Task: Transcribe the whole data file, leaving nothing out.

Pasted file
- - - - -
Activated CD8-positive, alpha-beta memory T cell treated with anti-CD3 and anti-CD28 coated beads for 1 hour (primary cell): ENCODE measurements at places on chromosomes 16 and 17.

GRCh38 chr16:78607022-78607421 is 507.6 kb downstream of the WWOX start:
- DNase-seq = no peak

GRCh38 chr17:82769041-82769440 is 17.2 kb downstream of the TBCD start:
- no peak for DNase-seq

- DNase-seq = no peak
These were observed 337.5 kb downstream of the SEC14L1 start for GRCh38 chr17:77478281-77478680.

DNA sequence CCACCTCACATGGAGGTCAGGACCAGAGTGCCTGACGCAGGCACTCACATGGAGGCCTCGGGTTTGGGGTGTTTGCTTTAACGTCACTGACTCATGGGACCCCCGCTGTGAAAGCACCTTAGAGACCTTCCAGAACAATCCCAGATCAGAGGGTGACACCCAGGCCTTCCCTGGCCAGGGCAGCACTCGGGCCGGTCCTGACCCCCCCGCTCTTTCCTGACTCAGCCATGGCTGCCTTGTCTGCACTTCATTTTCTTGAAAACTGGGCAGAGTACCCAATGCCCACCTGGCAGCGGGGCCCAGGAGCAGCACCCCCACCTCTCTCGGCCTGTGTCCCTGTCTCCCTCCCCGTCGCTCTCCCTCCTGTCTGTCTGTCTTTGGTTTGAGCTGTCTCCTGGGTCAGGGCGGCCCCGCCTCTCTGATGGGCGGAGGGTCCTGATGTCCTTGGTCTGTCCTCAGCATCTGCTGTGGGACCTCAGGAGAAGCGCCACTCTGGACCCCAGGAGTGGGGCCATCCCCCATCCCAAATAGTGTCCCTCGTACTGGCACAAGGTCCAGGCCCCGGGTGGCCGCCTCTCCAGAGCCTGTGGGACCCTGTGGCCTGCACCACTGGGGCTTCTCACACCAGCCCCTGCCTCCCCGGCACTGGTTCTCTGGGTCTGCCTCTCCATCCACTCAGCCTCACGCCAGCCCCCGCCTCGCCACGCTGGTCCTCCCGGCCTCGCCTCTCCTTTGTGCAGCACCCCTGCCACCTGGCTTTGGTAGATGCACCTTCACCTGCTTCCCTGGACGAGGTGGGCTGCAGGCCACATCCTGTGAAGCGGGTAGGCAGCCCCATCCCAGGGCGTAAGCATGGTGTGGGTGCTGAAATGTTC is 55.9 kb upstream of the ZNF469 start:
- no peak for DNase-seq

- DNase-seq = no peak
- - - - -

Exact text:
Activated CD8-positive, alpha-beta memory T cell treated with anti-CD3 and anti-CD28 coated beads for 1 hour (primary cell): ENCODE measurements at places on chromosomes 16 and 17.

GRCh38 chr16:78607022-78607421 is 507.6 kb downstream of the WWOX start:
- DNase-seq = no peak

GRCh38 chr17:82769041-82769440 is 17.2 kb downstream of the TBCD start:
- no peak for DNase-seq

- DNase-seq = no peak
These were observed 337.5 kb downstream of the SEC14L1 start for GRCh38 chr17:77478281-77478680.

DNA sequence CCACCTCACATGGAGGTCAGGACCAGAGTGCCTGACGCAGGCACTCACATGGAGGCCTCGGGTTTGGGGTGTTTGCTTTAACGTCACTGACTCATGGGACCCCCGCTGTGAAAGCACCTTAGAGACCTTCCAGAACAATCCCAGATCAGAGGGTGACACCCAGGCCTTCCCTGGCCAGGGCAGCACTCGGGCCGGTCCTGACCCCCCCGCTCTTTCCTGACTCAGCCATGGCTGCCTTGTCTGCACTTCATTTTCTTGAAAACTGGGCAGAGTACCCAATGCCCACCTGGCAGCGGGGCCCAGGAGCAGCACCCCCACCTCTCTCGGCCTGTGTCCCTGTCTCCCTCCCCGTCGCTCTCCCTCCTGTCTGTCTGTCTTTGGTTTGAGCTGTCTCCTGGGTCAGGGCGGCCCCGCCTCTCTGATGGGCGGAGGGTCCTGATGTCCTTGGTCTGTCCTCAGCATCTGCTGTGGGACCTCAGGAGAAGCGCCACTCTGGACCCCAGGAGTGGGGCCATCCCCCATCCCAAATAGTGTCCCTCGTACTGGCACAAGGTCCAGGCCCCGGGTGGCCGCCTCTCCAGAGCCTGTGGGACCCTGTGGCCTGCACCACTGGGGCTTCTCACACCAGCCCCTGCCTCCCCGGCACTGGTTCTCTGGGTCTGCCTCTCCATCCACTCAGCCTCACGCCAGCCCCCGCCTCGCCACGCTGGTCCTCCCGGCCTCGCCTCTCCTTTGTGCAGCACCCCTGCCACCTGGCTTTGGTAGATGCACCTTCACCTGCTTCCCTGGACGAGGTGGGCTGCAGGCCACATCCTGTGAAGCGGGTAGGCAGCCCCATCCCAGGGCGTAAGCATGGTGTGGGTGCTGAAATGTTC is 55.9 kb upstream of the ZNF469 start:
- no peak for DNase-seq

- DNase-seq = no peak